Back on March 8, 1983, at an Orlando, Florida, meeting of the National Association of Evangelicals, the President of the United States at the time, Ronald Reagan, gave a speech amid an ongoing Congressional debate over a proposed "nuclear freeze," a policy advocated by the Soviet Union. His comments made national and international news because he had the audacity to call the Soviet Union "an evil empire," referring to communism as "the focus of evil in the modern world." Many of us whose memories stretch back that far remember the furor of the media's reaction to his statement. Because he dared to call another nation "evil," Reagan was, according to opponents, the worst person who had ever lived.
First, the press derided him for his simplicity. How could he reduce the Cold War to such black-and-white terms—to the altogether silly notion that "They" are evil and "We" are good? That is what they claimed he implied, although the text of his speech proves otherwise. Then, after deriding him, they chided him for being judgmental, saying that the U.S.S.R. was not evil, just different from America and opposed to our ideas of "good government." Then, they called him "bellicose" and "dangerous," implying that he was trying to provoke the Soviets into war. To his credit, Reagan did not back away from his remarks.
A significant criticism of liberalism is that liberals rarely consider actual outcomes—that is, they often promote a course of action without studying how such actions have worked out in the past or in similar contemporary situations. Not wanting to repeat this mistake, we should consider what resulted from Reagan's identifying the Soviet Union as "an evil empire": Ultimately, the West, led by the United States, won the Cold War! Certainly, the process was not quite as simple as that, but his speech "alarmed moderates of the West, delighted millions living under Soviet oppression and set off a global chain reaction that many believe led inexorably to the fall of the Berlin Wall and to freedom for most of Eastern Europe" (Frank Warner, "New Word Order," The [Allentown, Pennsylvania] Morning Call, March 5, 2000, p. A-1).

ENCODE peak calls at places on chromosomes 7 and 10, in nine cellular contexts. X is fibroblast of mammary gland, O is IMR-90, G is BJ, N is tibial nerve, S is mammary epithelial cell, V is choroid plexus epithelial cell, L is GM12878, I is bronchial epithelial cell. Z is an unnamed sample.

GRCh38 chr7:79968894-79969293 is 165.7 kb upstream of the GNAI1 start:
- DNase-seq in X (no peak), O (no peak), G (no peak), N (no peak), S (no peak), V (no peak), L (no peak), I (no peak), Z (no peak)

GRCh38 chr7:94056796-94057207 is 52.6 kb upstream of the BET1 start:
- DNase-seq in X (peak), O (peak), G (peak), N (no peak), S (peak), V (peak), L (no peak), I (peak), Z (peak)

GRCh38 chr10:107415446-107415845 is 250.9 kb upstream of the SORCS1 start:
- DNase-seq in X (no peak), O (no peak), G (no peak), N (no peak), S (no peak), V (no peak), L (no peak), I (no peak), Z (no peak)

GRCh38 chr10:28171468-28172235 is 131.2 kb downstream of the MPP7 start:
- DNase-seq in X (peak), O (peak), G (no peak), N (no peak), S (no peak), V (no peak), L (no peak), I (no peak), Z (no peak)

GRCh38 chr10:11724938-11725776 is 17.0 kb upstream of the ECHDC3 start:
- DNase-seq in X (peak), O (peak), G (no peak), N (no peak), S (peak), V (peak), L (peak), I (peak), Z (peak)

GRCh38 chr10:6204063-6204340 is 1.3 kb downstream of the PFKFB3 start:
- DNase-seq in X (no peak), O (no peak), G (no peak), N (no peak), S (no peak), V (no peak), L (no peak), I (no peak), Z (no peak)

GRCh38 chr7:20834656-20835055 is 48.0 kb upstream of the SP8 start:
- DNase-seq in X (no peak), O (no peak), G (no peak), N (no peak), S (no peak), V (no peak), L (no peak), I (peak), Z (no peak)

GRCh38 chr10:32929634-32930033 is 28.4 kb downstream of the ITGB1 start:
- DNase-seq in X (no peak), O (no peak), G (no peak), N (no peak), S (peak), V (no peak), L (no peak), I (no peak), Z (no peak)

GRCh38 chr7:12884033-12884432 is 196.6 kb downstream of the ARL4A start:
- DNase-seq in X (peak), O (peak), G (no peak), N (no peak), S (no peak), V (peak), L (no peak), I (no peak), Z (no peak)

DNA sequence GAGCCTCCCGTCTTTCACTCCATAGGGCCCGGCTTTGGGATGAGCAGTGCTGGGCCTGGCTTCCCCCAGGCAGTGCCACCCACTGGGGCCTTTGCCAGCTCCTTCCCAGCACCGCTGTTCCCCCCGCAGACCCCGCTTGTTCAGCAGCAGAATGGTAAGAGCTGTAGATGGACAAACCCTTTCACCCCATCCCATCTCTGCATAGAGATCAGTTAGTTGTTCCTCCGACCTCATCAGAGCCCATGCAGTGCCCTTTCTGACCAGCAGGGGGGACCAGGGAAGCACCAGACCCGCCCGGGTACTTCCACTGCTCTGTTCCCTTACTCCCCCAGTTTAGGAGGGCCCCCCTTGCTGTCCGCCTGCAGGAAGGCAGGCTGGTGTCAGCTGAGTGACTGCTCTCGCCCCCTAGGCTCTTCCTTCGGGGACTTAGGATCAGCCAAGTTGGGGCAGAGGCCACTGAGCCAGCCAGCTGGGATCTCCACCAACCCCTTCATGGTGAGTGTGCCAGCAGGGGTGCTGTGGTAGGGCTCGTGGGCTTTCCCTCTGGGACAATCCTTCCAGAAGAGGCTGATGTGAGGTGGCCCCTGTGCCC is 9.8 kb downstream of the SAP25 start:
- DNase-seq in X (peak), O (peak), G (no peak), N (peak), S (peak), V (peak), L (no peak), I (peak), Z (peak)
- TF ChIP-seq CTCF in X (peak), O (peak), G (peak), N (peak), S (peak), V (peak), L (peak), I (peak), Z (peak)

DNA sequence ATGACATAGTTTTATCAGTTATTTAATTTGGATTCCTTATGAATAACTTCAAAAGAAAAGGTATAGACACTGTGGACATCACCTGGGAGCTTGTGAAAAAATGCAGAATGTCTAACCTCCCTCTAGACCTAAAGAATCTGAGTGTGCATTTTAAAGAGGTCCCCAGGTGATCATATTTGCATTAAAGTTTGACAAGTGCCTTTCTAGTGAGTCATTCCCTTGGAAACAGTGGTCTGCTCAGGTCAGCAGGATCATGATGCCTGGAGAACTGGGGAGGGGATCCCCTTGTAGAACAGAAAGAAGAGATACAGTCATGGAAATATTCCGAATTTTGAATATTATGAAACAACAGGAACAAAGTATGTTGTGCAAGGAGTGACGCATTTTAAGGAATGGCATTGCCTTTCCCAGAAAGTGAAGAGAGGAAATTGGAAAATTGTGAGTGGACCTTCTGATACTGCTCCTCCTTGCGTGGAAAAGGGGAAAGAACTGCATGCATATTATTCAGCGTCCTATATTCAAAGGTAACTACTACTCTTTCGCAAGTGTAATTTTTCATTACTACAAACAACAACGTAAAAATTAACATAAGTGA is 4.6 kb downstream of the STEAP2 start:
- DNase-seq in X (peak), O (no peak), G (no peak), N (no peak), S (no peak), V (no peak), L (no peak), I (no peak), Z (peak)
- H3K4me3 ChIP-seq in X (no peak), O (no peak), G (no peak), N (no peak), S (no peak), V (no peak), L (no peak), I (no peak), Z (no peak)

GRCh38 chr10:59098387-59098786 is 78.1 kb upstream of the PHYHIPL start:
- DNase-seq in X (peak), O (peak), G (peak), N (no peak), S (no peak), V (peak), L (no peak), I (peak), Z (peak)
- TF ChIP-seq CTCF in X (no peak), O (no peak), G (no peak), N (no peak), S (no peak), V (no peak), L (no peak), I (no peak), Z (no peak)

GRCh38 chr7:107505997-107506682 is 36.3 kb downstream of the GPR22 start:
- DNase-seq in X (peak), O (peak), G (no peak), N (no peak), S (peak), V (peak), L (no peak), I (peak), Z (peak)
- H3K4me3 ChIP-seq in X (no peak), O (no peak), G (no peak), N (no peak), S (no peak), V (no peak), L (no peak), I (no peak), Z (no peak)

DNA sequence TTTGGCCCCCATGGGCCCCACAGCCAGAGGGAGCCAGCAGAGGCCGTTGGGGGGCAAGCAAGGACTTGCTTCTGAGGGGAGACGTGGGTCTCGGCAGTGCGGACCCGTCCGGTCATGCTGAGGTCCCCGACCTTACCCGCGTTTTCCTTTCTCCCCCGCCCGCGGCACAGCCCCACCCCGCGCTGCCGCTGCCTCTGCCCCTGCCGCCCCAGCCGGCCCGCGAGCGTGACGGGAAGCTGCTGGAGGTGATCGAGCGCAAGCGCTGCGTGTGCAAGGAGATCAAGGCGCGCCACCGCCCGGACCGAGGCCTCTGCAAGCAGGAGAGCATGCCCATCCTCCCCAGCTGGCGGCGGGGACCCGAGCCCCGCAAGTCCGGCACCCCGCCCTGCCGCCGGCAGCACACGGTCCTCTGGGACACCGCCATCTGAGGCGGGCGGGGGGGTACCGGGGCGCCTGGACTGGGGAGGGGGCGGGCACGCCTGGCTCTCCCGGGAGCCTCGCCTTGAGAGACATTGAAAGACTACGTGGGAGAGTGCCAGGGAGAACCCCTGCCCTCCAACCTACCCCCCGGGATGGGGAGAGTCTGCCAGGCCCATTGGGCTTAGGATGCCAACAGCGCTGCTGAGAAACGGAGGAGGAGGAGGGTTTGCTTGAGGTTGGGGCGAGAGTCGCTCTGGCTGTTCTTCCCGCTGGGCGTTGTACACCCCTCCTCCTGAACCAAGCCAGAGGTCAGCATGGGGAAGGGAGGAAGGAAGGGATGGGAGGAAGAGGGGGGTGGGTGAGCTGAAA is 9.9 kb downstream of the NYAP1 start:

It was by defining the enemy in stark terms and facing the problem realistically that Reagan's America brought down the Evil Empire of the Soviet Union. In 1989, the Berlin Wall indeed came down, and the Soviets watched helplessly as their superpower status slipped away in less than a decade. Even today, more than twenty years later, it is still desperately trying to regain its lost territories, its defanged military, and its lost influence and prestige—and it is slowly gaining them back. Nevertheless, Russia has been sidelined and diminished for a generation.
Can we Christians learn a lesson from this?
In contrast, during the 1990s, America experienced an administration that considered every matter from a post-modern viewpoint, that is, a way of looking at things in which no absolutes exist. There is no right. There is no wrong. According to this philosophy, every belief and opinion is equally valid because each person determines for himself what is true. Unlike Reagan, President Bill Clinton failed to identify and define America's enemies in realistic terms. In fact, America did not have any enemies during his administration—unless they were right-wing religious fanatics and domestic militias. These were the only people the Clinton administration dared to tar as "evil"—because conservatives and the religious right opposed nearly everything it attempted to do.